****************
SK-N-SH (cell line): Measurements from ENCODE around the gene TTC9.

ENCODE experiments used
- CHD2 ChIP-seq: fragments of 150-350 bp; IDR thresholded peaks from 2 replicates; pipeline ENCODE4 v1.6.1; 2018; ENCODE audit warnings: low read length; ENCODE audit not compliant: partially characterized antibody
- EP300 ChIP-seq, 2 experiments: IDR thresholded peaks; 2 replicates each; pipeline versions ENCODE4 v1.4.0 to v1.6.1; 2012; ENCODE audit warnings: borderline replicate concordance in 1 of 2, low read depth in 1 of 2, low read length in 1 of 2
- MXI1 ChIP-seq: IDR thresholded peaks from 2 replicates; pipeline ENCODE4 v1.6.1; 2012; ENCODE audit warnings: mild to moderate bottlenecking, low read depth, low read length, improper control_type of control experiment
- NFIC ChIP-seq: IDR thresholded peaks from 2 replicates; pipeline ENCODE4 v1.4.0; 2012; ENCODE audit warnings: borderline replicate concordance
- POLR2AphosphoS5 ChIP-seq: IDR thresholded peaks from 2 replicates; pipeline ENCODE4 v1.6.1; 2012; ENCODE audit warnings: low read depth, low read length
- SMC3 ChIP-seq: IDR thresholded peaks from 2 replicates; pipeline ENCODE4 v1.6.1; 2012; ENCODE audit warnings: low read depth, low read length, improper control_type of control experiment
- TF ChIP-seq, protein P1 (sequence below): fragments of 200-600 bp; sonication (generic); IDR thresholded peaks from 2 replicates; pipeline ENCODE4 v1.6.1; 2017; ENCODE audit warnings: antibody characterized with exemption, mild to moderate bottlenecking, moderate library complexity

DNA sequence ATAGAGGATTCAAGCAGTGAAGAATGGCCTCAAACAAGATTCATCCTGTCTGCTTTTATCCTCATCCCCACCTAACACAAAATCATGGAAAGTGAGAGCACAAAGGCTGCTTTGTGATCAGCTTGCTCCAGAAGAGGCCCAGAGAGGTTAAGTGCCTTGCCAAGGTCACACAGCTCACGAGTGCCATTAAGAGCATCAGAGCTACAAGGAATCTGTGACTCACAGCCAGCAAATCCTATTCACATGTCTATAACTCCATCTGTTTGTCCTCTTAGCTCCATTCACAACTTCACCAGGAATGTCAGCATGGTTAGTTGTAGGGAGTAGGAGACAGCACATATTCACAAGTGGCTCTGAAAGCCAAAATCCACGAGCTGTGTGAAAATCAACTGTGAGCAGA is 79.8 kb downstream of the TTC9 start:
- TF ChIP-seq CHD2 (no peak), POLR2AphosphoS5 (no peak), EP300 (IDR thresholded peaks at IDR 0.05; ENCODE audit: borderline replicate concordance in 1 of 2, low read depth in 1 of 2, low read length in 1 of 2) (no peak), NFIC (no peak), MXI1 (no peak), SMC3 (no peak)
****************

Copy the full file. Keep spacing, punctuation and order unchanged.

SK-N-SH (cell line): Measurements from ENCODE around the gene TTC9.

ENCODE experiments used
- CHD2 ChIP-seq: fragments of 150-350 bp; IDR thresholded peaks from 2 replicates; pipeline ENCODE4 v1.6.1; 2018; ENCODE audit warnings: low read length; ENCODE audit not compliant: partially characterized antibody
- EP300 ChIP-seq, 2 experiments: IDR thresholded peaks; 2 replicates each; pipeline versions ENCODE4 v1.4.0 to v1.6.1; 2012; ENCODE audit warnings: borderline replicate concordance in 1 of 2, low read depth in 1 of 2, low read length in 1 of 2
- MXI1 ChIP-seq: IDR thresholded peaks from 2 replicates; pipeline ENCODE4 v1.6.1; 2012; ENCODE audit warnings: mild to moderate bottlenecking, low read depth, low read length, improper control_type of control experiment
- NFIC ChIP-seq: IDR thresholded peaks from 2 replicates; pipeline ENCODE4 v1.4.0; 2012; ENCODE audit warnings: borderline replicate concordance
- POLR2AphosphoS5 ChIP-seq: IDR thresholded peaks from 2 replicates; pipeline ENCODE4 v1.6.1; 2012; ENCODE audit warnings: low read depth, low read length
- SMC3 ChIP-seq: IDR thresholded peaks from 2 replicates; pipeline ENCODE4 v1.6.1; 2012; ENCODE audit warnings: low read depth, low read length, improper control_type of control experiment
- TF ChIP-seq, protein P1 (sequence below): fragments of 200-600 bp; sonication (generic); IDR thresholded peaks from 2 replicates; pipeline ENCODE4 v1.6.1; 2017; ENCODE audit warnings: antibody characterized with exemption, mild to moderate bottlenecking, moderate library complexity

DNA sequence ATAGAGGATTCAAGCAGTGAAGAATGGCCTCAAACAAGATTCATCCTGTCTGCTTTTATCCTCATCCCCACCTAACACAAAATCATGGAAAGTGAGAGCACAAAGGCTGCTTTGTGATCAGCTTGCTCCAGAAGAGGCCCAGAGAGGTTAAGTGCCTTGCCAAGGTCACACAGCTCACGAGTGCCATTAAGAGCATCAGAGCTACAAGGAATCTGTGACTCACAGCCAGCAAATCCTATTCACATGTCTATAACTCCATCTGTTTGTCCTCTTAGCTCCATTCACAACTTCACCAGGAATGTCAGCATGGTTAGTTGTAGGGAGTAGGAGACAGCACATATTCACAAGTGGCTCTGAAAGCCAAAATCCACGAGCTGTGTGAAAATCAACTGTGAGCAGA is 79.8 kb downstream of the TTC9 start:
- TF ChIP-seq CHD2 (no peak), POLR2AphosphoS5 (no peak), EP300 (IDR thresholded peaks at IDR 0.05; ENCODE audit: borderline replicate concordance in 1 of 2, low read depth in 1 of 2, low read length in 1 of 2) (no peak), NFIC (no peak), MXI1 (no peak), SMC3 (no peak)